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New Eagles for the 493rd

84-0044; click for bigger image84-0001: Click for bigger imageRecent changes have affected the F15 fleet of USAFE. A new policy is for all front-line squadrons to have a combat-ready strength of 24 aircraft, some units only operating 18 until recently. Unfortunately, instead of seeing an increase in fighting strength, some squadrons are being axed to provide the surplus aircraft to other existing units, and so the 53rd FS based at Spangdahlem was chosen for disbandment. As the only F15 squadron in Germany, it was a logical choice so as to reduce logistical and operating costs.

Aircraft have been split to three other squadrons, seven going to the 493rd FS at RAF Lakenheath and the remainder to the 74th and 94th FSs of the 1st FW at Langley AFB, USA. A disbandment ceremony for the 53rd FS is planned for Wednesday 10 March, official disbandment being in effect 31 March. The last three F-15Cs will depart on Thursday 11 March. To bolster the remaining F16 units at Spang, the 23rd FS will receive six brand new FY96 machines and the 22nd FS six more FY97 jets in the not-too-distant future.

Airframes joining the Lakenheath Wing are:

F15Cs 84-0001,84-001 in 53rd FS Tiger marks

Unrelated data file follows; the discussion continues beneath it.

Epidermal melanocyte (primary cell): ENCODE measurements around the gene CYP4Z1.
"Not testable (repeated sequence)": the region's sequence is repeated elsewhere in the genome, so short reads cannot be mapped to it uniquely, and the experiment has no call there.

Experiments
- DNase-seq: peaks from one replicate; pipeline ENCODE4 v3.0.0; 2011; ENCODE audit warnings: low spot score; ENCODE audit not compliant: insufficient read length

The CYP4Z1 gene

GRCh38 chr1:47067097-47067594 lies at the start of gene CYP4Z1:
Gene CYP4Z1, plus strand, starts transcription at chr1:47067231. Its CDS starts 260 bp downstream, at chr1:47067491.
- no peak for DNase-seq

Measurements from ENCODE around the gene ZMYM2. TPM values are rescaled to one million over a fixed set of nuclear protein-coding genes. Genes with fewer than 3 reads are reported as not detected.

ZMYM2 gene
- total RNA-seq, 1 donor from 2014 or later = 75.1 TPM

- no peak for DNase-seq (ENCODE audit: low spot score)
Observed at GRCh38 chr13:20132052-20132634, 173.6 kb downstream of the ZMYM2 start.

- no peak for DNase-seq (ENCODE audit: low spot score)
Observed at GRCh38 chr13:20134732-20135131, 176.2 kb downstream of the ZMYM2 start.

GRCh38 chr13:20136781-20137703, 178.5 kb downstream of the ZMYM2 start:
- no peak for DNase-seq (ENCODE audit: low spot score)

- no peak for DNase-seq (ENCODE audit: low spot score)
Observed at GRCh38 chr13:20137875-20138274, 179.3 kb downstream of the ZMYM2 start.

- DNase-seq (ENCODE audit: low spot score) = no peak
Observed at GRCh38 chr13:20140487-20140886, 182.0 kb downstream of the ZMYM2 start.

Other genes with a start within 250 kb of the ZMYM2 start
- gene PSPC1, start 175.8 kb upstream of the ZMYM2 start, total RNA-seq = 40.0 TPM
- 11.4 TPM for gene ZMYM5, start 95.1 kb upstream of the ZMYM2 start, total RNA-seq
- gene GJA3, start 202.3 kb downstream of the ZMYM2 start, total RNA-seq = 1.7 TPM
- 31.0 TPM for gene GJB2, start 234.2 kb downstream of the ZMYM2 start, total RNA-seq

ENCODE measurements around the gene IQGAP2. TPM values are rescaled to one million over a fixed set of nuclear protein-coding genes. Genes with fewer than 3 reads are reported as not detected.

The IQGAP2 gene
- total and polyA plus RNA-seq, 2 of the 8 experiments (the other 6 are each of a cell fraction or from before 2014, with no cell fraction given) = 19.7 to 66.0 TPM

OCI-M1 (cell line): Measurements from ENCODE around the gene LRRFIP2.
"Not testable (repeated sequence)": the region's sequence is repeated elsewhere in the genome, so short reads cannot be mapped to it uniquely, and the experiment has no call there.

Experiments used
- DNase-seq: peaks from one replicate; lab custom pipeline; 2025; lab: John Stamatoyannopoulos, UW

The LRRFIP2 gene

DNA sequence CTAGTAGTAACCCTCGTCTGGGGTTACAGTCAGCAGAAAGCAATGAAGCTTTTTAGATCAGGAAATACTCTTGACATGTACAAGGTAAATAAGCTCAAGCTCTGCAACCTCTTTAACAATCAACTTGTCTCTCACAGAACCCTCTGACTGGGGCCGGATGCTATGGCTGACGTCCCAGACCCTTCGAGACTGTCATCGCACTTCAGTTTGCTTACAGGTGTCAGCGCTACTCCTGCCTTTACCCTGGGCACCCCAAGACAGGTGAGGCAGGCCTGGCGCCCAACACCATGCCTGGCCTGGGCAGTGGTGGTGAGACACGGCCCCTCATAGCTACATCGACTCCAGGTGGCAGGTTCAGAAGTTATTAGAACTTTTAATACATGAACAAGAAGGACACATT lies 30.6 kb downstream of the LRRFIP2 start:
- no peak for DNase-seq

84-0009,

84-0010,

84-0014,84-0014 at Alconbury, 1993

84-0015,

84-0019,84-019 at Bentwaters, 1992.

plus F15D 84-0044 (see top of page).

The F15C is an all-weather, extremely manoeuvrable tactical fighter designed to gain and maintain air superiority in aerial combat. It can outperform any current enemy aircraft, and is expected to prove viable well into the twenty-first century until replaced by the F22 Raptor. It has two Pratt & Whitney F100-PW-200 turbo fan engines, each producing approximately 24,000 pounds of thrust. The C variant's high acceleration and manoeuvrability are achieved through the high power to weight ratio and low wing loading, enabling it to turn quickly without losing speed. A multi-mission avionics system includes a pulse-Doppler radar system than can look-up and look-down without being confused by ground clutter. It can detect and track at BVR (beyond visual range), the radar feeding target information into the central computer and automatically acquiring enemy aircraft for weapons delivery. An electronics warfare system provides both threat warning and automatic countermeasures against selected threats.

Armament consists of four types of air to air weapons; either AIM-7 F/M Sparrows or AIM-120 AMRAAM on the lower fuselage corners, AIM-9L/M Sidewinders or AMRAAMs on two pylons under the wings and an internal 20mm cannon in the right wing root.

 

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